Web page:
When you separate, your relationship property assets are equally divided.
This is in the Property (Relationships) Act 1976 (“The Act”). To familiarise yourself with the fundamentals of the Act, refer to our article here
S 11 of the Act states that each spouse is entitled to equal shares in the:
- Family Home
- Family Chattels (e.g. furniture, boat, and dog)
- And any other classified relationship property
The above would apply if you have no contracting out or separation agreement. However, there are exemptions to the equal division assumption, such as:
- Extraordinary circumstances that make equal sharing “repugnant to justice”;
- A short marriage;
- A short de facto relationship;
- Economic disparity between the spouse after separation;
- Two homes that qualify as the family home;
- One spouse sustained or diminished the value of another spouse’s separate property; and
- One spouse satisfied personal debts out of relationship property.
The Courts may find that equal sharing would create extreme injustice.
In cases like these, the courts will divide relationship property according to the contributions made by each spouse.
Here are some examples of extraordinary circumstances that are “repugnant to justice”:
- Wife financially and emotionally supported the family and the husband was an alcoholic;
- Wife financially supported and provided everything in the marriage, took care of the child and provided the funds for her husband for further studies. His earning capacity was greatly enhanced during this relationship as she was more established.
Factors that courts will consider when assessing exceptions
- Was there a gross disparity of contributions during the relationship
- The length of the relationship. The general rule is, the longer the relationship has been the more intermingled property becomes
- Was there any negative contribution such as one spouse acting in fraud, deceit or forgery towards their spouse.
- Gross misconduct of a spouse. This could include someone who is very abusive and they damaged the property in question
Factors courts will not consider
- The circumstances after the spouses cease to live together. For example, if one spouse after separation assumes the responsibility of maintaining the house and paying for its outgoings. Or if one spouse deserts the family and fails to maintain for them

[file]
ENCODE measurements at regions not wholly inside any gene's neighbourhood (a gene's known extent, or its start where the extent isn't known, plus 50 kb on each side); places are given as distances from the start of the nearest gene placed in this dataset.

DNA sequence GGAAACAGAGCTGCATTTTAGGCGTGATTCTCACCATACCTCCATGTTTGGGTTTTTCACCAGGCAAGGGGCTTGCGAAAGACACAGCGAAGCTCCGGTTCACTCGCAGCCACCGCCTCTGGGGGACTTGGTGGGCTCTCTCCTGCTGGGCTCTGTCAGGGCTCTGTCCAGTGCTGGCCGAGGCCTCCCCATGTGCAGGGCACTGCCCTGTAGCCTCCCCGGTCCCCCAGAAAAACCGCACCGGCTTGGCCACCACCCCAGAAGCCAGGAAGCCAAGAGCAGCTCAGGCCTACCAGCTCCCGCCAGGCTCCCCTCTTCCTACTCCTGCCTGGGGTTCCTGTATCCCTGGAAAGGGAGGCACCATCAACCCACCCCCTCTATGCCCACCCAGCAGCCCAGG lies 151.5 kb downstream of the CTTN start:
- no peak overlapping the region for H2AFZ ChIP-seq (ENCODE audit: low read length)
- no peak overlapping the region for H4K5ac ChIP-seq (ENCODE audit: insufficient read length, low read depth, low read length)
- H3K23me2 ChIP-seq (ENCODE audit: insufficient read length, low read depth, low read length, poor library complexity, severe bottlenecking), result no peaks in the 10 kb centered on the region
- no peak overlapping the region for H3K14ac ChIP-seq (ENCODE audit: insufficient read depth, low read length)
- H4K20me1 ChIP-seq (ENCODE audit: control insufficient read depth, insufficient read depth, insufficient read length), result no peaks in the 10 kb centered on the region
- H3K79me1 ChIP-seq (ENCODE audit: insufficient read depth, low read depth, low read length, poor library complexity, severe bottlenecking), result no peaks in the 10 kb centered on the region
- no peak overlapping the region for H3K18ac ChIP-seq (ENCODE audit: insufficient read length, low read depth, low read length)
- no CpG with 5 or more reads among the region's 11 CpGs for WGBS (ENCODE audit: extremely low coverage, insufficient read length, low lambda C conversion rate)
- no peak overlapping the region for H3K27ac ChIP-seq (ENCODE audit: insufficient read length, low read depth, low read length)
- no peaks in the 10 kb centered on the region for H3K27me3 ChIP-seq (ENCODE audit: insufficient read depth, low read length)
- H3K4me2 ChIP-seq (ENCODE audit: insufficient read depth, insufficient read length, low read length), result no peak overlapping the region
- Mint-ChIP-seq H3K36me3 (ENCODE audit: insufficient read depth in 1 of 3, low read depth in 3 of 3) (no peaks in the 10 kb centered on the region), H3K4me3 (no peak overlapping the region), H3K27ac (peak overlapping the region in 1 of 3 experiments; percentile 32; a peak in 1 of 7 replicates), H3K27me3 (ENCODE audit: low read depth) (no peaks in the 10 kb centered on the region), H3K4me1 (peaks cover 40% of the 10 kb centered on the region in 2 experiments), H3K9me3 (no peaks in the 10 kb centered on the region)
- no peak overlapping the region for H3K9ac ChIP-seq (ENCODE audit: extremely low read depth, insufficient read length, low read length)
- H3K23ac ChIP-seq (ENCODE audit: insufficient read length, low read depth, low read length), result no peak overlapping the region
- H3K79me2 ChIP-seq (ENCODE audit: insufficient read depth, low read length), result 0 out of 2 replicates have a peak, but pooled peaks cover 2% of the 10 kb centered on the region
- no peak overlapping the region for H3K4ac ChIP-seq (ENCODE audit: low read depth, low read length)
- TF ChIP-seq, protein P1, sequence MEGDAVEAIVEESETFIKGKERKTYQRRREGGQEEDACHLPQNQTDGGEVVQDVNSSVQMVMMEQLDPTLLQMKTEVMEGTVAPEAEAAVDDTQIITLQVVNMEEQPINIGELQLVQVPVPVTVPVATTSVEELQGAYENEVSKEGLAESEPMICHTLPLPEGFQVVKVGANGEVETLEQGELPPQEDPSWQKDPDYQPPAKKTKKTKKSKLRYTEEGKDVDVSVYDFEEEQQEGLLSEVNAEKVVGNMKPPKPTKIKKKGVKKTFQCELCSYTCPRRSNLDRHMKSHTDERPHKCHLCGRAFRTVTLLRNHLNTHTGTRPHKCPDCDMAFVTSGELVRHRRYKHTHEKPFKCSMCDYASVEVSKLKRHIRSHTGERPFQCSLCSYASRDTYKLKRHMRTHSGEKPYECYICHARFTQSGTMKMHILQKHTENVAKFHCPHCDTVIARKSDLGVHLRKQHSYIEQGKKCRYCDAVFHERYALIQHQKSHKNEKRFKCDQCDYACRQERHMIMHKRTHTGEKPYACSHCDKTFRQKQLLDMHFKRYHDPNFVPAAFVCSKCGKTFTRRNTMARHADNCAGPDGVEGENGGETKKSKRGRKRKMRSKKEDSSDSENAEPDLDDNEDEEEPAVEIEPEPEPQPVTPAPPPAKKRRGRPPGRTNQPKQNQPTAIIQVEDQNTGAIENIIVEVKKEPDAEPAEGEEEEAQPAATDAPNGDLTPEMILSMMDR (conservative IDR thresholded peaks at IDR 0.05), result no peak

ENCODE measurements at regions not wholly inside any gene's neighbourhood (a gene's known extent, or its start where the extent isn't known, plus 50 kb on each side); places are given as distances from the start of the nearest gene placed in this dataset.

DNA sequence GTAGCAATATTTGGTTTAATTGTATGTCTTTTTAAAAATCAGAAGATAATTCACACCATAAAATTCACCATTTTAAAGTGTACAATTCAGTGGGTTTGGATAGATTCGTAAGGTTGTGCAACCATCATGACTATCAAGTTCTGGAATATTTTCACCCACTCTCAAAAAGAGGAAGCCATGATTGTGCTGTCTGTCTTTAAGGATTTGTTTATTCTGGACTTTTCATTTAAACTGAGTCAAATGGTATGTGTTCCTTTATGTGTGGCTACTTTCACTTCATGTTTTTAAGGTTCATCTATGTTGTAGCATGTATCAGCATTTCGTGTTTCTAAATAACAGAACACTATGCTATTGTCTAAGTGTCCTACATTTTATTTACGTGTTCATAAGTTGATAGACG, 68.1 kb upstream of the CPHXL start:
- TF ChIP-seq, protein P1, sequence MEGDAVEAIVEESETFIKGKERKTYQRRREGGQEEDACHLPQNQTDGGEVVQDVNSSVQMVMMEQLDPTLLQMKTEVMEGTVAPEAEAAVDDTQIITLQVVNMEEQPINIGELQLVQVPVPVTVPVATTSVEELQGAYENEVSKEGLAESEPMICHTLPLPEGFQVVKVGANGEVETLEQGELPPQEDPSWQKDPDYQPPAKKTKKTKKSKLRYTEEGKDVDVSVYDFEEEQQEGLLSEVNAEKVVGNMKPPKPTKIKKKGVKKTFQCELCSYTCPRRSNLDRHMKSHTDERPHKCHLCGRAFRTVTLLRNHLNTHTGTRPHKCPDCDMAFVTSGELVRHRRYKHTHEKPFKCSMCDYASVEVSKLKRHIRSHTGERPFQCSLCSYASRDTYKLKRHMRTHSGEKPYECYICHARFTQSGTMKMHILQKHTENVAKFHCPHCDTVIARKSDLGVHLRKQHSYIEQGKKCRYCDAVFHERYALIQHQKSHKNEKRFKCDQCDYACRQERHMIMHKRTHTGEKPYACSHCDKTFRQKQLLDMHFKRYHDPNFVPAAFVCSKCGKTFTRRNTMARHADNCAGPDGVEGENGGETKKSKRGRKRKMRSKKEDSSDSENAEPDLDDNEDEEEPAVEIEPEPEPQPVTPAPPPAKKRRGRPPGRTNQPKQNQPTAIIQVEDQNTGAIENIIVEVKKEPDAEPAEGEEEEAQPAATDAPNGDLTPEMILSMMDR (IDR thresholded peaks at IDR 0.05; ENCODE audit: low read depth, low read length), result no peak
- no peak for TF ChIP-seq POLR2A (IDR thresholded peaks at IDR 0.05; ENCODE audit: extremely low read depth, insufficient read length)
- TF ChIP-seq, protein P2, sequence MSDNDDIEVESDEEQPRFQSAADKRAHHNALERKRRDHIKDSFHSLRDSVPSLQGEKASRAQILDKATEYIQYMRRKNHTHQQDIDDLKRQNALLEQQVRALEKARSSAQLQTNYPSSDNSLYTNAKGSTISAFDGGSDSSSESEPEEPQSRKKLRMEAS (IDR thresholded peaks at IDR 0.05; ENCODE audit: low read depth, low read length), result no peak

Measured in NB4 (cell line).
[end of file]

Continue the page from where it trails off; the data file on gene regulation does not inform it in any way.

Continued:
- If one party owns the family home, this is not “extraordinary”.
Marriages of short duration
This is when spouses have lived together for less than three years. The division of property would be to each spouse’s contributions to the marriage if the assets were:
- Wholly owned or substantially by one partner; or
- Assets owned by one spouse through succession, survivorship, as a beneficiary, or as a gift; or
- One spouse contributed to the marriage disproportionately than the other.
Any other property or assets that fall outside of the above will be dealt with by the equal division rule.
De Facto Relationships of Short Duration
If there has been a de facto relationship of short duration where the de facto partners have lived together for less than three years or the court deems it to be a de facto relationship of short duration, then the Act will not apply. The exception to this would be if:
- There is a child in the de facto relationship
- One spouse has made a significant contribution to the de facto relationship
Each share will be determined according to individual contributions.
This section applies if the courts decide:
- After the relationship ends, the income of one spouse is likely to be higher; or
- One spouse was better off due to their role during the relationship.
Factors that courts may have regard to when drawing this conclusion:
- The likely earning capacity of each spouse
- The responsibilities of each spouse for the ongoing care of children
- Projected earnings of one spouse if they had scarified a career for the relationship
- The enhanced earning capacity of one spouse because of their respective roles in the relationship
- The age of each spouse
Two homes at the date when marriage or de facto relationship began
This applies during a relationship when each spouse owns a home that could be the family home. The courts will adjust the shares to relationship property to compensate for the inclusion of the home of only 1 spouse. This resolves any injustice that may have resulted.
As a result, this section is usually relevant for second marriages or ones that occur later in life where each spouse may own thier own house.
Sustained or diminished value of separate property
Sustenance is when one spouse’s property has been maintained by relationship property.
Large amounts of cases under this exception are related to farms. An example is where one spouse owns a farm that is separate property, but the non-owning spouse maintains the farm.
A Court will award compensation or displace equal sharing for this. But calculations in the past for this has been quite conservative.
Diminution is where separate property has been “materially diminished” in value by the one spouse’s actions. Courts may decide to diminish the shares of the other spouse as compensation.
Personal Debt satisfied out of Relationship Property
If one spouse satisfies their debts from the relationship property, the other may be compensated either by:
- A greater share in relationship property; or
- Some of the other spouse’s separate property is treated as relationship property; or
- An order for one spouse to pay the other.
Talk to one of the CODR team today to see whether your situation fits one of the above.
This article was written by Ashley Yuan.